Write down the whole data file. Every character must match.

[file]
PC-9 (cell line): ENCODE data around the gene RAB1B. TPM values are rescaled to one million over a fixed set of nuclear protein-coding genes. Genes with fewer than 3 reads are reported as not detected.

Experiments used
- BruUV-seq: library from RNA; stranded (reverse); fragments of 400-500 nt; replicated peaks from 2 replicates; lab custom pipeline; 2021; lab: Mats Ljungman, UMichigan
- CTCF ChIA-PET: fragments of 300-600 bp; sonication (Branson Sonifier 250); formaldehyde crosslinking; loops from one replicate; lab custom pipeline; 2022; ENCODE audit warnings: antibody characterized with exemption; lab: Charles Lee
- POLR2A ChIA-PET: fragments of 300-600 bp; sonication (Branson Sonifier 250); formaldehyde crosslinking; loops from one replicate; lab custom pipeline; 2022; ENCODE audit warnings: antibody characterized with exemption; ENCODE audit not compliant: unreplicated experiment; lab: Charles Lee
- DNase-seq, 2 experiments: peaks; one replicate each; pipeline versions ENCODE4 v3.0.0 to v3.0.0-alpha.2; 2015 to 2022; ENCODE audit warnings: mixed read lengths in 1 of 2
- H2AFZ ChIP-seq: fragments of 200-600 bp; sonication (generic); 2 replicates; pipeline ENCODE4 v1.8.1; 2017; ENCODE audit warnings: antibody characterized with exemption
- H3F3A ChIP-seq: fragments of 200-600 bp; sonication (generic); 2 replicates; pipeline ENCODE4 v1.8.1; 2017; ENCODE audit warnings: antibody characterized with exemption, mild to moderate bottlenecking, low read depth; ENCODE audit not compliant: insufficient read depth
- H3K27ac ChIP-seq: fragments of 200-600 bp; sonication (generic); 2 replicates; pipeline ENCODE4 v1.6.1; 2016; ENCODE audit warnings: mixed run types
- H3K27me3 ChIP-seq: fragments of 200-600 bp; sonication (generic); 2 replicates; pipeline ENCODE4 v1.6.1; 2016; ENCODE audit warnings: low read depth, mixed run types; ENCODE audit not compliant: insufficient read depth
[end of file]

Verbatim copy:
PC-9 (cell line): ENCODE data around the gene RAB1B. TPM values are rescaled to one million over a fixed set of nuclear protein-coding genes. Genes with fewer than 3 reads are reported as not detected.

Experiments used
- BruUV-seq: library from RNA; stranded (reverse); fragments of 400-500 nt; replicated peaks from 2 replicates; lab custom pipeline; 2021; lab: Mats Ljungman, UMichigan
- CTCF ChIA-PET: fragments of 300-600 bp; sonication (Branson Sonifier 250); formaldehyde crosslinking; loops from one replicate; lab custom pipeline; 2022; ENCODE audit warnings: antibody characterized with exemption; lab: Charles Lee
- POLR2A ChIA-PET: fragments of 300-600 bp; sonication (Branson Sonifier 250); formaldehyde crosslinking; loops from one replicate; lab custom pipeline; 2022; ENCODE audit warnings: antibody characterized with exemption; ENCODE audit not compliant: unreplicated experiment; lab: Charles Lee
- DNase-seq, 2 experiments: peaks; one replicate each; pipeline versions ENCODE4 v3.0.0 to v3.0.0-alpha.2; 2015 to 2022; ENCODE audit warnings: mixed read lengths in 1 of 2
- H2AFZ ChIP-seq: fragments of 200-600 bp; sonication (generic); 2 replicates; pipeline ENCODE4 v1.8.1; 2017; ENCODE audit warnings: antibody characterized with exemption
- H3F3A ChIP-seq: fragments of 200-600 bp; sonication (generic); 2 replicates; pipeline ENCODE4 v1.8.1; 2017; ENCODE audit warnings: antibody characterized with exemption, mild to moderate bottlenecking, low read depth; ENCODE audit not compliant: insufficient read depth
- H3K27ac ChIP-seq: fragments of 200-600 bp; sonication (generic); 2 replicates; pipeline ENCODE4 v1.6.1; 2016; ENCODE audit warnings: mixed run types
- H3K27me3 ChIP-seq: fragments of 200-600 bp; sonication (generic); 2 replicates; pipeline ENCODE4 v1.6.1; 2016; ENCODE audit warnings: low read depth, mixed run types; ENCODE audit not compliant: insufficient read depth